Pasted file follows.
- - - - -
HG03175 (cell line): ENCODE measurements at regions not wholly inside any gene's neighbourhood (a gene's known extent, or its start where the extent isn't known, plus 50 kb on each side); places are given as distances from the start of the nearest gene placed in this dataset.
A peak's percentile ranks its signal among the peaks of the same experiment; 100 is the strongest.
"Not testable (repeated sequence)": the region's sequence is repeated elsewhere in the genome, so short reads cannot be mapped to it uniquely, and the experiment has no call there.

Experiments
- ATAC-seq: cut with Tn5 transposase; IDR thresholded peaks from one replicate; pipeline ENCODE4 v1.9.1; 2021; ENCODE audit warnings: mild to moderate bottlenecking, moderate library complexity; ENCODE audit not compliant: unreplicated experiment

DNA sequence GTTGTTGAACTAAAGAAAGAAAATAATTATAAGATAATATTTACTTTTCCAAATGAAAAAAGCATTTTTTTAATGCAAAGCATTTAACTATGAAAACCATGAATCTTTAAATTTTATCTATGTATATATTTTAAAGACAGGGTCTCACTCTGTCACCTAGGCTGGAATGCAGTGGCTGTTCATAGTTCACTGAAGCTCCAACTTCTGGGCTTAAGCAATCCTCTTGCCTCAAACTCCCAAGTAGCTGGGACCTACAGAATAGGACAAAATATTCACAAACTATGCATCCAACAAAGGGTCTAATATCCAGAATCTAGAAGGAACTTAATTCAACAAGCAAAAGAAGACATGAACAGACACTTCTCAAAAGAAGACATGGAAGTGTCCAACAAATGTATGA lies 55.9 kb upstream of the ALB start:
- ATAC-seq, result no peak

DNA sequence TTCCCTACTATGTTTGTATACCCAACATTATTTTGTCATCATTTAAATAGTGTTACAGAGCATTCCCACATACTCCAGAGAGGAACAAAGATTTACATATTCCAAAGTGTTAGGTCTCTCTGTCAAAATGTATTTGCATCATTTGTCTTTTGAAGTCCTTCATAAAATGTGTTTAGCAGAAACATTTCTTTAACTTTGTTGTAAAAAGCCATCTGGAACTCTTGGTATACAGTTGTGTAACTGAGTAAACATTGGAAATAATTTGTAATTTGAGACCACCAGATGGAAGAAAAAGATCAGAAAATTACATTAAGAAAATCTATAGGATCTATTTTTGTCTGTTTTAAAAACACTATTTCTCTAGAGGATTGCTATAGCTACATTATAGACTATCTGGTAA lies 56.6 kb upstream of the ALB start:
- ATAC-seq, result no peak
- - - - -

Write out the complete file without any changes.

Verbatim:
HG03175 (cell line): ENCODE measurements at regions not wholly inside any gene's neighbourhood (a gene's known extent, or its start where the extent isn't known, plus 50 kb on each side); places are given as distances from the start of the nearest gene placed in this dataset.
A peak's percentile ranks its signal among the peaks of the same experiment; 100 is the strongest.
"Not testable (repeated sequence)": the region's sequence is repeated elsewhere in the genome, so short reads cannot be mapped to it uniquely, and the experiment has no call there.

Experiments
- ATAC-seq: cut with Tn5 transposase; IDR thresholded peaks from one replicate; pipeline ENCODE4 v1.9.1; 2021; ENCODE audit warnings: mild to moderate bottlenecking, moderate library complexity; ENCODE audit not compliant: unreplicated experiment

DNA sequence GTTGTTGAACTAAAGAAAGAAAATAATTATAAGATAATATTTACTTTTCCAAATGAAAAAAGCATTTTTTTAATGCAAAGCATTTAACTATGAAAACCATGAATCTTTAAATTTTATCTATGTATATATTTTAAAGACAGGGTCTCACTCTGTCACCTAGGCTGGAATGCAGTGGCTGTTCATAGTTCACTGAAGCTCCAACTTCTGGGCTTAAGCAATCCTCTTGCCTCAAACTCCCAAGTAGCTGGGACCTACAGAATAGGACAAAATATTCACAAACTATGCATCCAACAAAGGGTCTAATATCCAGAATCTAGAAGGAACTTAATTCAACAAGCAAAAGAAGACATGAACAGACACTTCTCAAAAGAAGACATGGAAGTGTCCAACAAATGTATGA lies 55.9 kb upstream of the ALB start:
- ATAC-seq, result no peak

DNA sequence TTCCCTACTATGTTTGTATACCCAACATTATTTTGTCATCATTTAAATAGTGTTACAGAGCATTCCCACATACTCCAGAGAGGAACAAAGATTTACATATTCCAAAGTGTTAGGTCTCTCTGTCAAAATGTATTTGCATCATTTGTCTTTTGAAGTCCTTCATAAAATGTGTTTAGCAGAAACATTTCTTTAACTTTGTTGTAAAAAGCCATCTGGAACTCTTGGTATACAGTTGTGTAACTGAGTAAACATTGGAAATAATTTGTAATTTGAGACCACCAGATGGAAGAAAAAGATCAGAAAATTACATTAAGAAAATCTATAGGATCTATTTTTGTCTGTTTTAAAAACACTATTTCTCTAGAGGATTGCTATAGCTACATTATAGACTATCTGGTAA lies 56.6 kb upstream of the ALB start:
- ATAC-seq, result no peak